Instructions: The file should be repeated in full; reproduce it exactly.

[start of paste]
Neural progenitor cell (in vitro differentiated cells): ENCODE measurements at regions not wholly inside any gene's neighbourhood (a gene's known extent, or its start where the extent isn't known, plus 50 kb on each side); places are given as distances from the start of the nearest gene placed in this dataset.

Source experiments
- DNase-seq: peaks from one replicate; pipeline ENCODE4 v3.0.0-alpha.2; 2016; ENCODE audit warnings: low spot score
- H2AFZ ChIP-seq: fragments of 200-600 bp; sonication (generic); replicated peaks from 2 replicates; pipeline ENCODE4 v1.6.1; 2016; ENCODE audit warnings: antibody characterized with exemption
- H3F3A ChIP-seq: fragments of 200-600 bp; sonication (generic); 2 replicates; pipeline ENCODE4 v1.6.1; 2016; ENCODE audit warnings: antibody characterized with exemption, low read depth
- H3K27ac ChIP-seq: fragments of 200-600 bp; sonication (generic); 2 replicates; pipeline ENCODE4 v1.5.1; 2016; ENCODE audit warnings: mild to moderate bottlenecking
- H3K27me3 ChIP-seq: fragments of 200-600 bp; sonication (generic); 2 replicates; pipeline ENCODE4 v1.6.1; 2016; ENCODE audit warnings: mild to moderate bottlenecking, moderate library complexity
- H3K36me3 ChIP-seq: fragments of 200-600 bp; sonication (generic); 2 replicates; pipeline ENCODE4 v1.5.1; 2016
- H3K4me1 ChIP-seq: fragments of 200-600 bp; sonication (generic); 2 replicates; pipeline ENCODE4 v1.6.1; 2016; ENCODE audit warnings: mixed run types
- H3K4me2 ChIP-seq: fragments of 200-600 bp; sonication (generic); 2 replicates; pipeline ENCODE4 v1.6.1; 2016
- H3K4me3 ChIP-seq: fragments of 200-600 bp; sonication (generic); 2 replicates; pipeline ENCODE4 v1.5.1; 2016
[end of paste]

Neural progenitor cell (in vitro differentiated cells): ENCODE measurements at regions not wholly inside any gene's neighbourhood (a gene's known extent, or its start where the extent isn't known, plus 50 kb on each side); places are given as distances from the start of the nearest gene placed in this dataset.

Source experiments
- DNase-seq: peaks from one replicate; pipeline ENCODE4 v3.0.0-alpha.2; 2016; ENCODE audit warnings: low spot score
- H2AFZ ChIP-seq: fragments of 200-600 bp; sonication (generic); replicated peaks from 2 replicates; pipeline ENCODE4 v1.6.1; 2016; ENCODE audit warnings: antibody characterized with exemption
- H3F3A ChIP-seq: fragments of 200-600 bp; sonication (generic); 2 replicates; pipeline ENCODE4 v1.6.1; 2016; ENCODE audit warnings: antibody characterized with exemption, low read depth
- H3K27ac ChIP-seq: fragments of 200-600 bp; sonication (generic); 2 replicates; pipeline ENCODE4 v1.5.1; 2016; ENCODE audit warnings: mild to moderate bottlenecking
- H3K27me3 ChIP-seq: fragments of 200-600 bp; sonication (generic); 2 replicates; pipeline ENCODE4 v1.6.1; 2016; ENCODE audit warnings: mild to moderate bottlenecking, moderate library complexity
- H3K36me3 ChIP-seq: fragments of 200-600 bp; sonication (generic); 2 replicates; pipeline ENCODE4 v1.5.1; 2016
- H3K4me1 ChIP-seq: fragments of 200-600 bp; sonication (generic); 2 replicates; pipeline ENCODE4 v1.6.1; 2016; ENCODE audit warnings: mixed run types
- H3K4me2 ChIP-seq: fragments of 200-600 bp; sonication (generic); 2 replicates; pipeline ENCODE4 v1.6.1; 2016
- H3K4me3 ChIP-seq: fragments of 200-600 bp; sonication (generic); 2 replicates; pipeline ENCODE4 v1.5.1; 2016